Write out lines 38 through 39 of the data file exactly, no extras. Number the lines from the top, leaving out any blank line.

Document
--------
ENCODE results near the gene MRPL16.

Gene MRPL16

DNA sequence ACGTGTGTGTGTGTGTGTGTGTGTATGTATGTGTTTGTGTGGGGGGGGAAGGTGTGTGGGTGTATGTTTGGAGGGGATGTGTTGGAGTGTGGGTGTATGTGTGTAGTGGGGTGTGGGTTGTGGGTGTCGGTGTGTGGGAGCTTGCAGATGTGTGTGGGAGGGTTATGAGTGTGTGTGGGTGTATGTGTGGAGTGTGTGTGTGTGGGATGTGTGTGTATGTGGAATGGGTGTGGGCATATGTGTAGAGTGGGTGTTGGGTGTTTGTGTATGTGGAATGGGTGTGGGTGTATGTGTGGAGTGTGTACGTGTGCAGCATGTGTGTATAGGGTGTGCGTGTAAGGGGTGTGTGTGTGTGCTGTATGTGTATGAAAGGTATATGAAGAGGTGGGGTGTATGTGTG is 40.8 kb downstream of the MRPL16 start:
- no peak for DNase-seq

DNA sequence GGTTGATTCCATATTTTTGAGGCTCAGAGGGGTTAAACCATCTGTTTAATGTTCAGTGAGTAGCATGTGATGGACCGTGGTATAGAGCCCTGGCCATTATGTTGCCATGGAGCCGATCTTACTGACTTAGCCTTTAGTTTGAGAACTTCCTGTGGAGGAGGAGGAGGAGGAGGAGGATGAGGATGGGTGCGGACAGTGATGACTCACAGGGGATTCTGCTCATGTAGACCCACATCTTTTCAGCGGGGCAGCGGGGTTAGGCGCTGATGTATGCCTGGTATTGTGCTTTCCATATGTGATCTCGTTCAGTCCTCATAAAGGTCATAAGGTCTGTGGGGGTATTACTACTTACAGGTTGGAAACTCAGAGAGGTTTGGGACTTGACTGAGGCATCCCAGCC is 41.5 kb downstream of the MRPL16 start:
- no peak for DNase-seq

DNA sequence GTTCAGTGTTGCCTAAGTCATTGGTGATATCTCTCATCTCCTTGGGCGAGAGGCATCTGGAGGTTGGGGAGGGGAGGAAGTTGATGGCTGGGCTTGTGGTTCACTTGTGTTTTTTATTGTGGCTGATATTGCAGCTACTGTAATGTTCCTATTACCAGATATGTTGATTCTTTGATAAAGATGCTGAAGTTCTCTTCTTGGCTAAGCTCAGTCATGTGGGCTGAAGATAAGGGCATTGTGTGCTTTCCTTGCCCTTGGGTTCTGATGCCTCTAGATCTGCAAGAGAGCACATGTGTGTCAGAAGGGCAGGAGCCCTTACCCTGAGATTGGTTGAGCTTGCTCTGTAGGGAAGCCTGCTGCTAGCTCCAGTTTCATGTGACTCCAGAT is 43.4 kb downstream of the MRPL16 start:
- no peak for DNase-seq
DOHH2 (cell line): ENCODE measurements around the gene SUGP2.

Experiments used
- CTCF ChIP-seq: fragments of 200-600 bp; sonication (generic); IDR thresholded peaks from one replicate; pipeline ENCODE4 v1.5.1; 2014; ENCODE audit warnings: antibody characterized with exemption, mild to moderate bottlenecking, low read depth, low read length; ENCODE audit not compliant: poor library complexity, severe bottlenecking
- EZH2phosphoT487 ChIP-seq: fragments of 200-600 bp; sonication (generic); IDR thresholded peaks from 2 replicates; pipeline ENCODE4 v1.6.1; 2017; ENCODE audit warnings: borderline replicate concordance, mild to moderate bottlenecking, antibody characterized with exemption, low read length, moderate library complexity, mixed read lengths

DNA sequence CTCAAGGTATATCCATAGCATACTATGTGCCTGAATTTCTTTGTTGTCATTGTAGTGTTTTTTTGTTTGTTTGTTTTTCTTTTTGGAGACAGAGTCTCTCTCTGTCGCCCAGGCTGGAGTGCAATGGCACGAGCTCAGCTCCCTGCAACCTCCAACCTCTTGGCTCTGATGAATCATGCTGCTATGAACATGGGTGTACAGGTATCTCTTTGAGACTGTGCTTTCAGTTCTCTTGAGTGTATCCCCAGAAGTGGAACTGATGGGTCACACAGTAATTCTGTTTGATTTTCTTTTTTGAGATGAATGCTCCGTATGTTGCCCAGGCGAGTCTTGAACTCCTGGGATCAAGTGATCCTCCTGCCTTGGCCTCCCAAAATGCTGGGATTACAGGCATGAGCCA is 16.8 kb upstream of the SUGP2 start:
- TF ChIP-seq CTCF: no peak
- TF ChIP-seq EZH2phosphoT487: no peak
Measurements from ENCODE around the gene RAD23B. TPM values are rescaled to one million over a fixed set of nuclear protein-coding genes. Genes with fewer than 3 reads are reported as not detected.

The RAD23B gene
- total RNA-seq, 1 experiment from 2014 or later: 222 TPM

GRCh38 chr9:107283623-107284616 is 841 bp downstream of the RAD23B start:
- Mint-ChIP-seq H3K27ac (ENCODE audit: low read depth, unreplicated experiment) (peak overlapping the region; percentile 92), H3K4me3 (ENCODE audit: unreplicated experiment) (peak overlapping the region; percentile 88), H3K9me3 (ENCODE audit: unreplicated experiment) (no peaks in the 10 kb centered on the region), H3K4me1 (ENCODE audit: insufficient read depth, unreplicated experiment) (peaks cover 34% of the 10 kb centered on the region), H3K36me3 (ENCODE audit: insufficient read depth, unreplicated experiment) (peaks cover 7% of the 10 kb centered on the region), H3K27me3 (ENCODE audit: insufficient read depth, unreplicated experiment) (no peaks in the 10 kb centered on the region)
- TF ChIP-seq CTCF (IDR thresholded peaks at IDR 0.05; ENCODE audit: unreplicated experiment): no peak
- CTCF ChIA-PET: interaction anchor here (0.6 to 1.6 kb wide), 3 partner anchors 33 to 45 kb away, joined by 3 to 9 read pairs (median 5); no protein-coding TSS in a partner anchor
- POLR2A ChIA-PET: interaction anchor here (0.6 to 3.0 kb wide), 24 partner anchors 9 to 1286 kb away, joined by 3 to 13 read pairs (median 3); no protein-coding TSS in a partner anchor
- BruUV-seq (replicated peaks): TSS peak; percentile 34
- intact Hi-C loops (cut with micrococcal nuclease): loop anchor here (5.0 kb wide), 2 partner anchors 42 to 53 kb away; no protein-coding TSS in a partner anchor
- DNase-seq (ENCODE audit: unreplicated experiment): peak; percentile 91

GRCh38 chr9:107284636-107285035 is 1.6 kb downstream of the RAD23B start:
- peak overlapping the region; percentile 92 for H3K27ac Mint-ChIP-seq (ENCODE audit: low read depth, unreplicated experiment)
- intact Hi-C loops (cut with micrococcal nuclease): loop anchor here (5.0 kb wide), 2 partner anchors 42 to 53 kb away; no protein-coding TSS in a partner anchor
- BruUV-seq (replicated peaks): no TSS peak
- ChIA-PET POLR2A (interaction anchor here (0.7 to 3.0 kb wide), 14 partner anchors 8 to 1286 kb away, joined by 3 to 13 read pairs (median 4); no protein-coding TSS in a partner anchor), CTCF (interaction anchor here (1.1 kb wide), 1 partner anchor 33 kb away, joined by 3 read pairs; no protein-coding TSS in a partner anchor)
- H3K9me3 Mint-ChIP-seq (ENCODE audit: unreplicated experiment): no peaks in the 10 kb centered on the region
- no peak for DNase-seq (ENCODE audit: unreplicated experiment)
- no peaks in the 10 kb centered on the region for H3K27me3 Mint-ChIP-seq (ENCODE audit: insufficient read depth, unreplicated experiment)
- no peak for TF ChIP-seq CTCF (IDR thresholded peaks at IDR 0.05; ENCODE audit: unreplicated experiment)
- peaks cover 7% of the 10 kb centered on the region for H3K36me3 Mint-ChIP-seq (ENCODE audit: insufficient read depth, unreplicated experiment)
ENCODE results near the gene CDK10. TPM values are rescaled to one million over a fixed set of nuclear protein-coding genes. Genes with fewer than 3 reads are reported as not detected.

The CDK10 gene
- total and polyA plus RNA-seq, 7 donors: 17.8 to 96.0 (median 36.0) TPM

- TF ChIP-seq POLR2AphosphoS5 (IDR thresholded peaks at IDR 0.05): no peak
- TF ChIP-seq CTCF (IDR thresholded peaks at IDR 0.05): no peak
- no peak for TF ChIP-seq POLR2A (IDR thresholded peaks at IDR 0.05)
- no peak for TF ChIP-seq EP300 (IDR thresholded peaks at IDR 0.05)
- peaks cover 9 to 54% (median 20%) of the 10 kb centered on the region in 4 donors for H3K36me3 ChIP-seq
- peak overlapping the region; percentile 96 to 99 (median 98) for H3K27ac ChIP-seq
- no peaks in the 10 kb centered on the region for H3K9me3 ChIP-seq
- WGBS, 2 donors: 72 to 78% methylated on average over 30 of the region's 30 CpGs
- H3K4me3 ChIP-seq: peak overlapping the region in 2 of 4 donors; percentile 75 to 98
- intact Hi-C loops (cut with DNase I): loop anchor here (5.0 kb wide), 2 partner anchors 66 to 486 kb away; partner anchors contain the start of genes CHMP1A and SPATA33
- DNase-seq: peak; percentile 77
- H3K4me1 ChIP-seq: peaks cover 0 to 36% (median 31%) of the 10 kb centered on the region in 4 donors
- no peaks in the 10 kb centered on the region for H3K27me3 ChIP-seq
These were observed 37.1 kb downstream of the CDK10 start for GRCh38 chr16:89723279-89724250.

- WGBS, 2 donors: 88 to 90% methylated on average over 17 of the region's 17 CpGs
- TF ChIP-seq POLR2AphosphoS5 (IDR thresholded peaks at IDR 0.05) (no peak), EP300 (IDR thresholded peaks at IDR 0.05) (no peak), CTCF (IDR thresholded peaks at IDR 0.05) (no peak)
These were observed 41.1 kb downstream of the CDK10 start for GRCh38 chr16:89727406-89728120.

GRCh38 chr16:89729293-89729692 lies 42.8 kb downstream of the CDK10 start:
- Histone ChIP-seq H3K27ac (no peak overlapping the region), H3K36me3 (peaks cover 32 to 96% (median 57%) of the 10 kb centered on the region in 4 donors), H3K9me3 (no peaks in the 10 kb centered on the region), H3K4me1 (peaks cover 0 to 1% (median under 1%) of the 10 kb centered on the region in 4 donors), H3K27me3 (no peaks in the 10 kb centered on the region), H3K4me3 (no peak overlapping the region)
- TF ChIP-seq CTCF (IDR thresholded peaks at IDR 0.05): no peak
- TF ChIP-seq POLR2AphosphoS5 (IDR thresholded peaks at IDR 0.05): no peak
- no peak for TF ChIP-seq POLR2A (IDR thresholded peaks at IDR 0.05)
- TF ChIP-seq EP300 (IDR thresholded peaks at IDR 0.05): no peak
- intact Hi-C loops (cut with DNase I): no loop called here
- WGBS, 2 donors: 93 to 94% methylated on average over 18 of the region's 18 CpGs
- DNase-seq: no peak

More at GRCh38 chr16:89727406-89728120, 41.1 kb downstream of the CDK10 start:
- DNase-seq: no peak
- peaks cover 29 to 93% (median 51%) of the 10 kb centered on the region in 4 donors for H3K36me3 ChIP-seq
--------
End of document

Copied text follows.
The CDK10 gene
- total and polyA plus RNA-seq, 7 donors: 17.8 to 96.0 (median 36.0) TPM